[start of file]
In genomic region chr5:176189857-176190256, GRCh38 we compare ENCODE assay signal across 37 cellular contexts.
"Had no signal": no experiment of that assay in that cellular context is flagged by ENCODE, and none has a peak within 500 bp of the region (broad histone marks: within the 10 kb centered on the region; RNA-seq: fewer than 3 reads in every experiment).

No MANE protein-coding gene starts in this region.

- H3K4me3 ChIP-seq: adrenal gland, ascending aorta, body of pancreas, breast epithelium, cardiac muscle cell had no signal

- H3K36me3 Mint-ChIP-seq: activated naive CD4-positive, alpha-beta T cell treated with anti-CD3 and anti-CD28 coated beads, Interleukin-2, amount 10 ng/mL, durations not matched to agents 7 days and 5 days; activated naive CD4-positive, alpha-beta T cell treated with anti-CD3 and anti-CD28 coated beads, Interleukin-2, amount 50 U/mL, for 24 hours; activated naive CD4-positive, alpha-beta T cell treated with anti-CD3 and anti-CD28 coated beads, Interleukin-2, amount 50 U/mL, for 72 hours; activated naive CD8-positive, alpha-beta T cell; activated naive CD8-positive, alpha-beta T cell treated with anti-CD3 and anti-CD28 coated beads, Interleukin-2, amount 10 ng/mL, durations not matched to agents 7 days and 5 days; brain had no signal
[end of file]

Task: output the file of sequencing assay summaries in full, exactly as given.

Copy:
In genomic region chr5:176189857-176190256, GRCh38 we compare ENCODE assay signal across 37 cellular contexts.
"Had no signal": no experiment of that assay in that cellular context is flagged by ENCODE, and none has a peak within 500 bp of the region (broad histone marks: within the 10 kb centered on the region; RNA-seq: fewer than 3 reads in every experiment).

No MANE protein-coding gene starts in this region.

- H3K4me3 ChIP-seq: adrenal gland, ascending aorta, body of pancreas, breast epithelium, cardiac muscle cell had no signal

- H3K36me3 Mint-ChIP-seq: activated naive CD4-positive, alpha-beta T cell treated with anti-CD3 and anti-CD28 coated beads, Interleukin-2, amount 10 ng/mL, durations not matched to agents 7 days and 5 days; activated naive CD4-positive, alpha-beta T cell treated with anti-CD3 and anti-CD28 coated beads, Interleukin-2, amount 50 U/mL, for 24 hours; activated naive CD4-positive, alpha-beta T cell treated with anti-CD3 and anti-CD28 coated beads, Interleukin-2, amount 50 U/mL, for 72 hours; activated naive CD8-positive, alpha-beta T cell; activated naive CD8-positive, alpha-beta T cell treated with anti-CD3 and anti-CD28 coated beads, Interleukin-2, amount 10 ng/mL, durations not matched to agents 7 days and 5 days; brain had no signal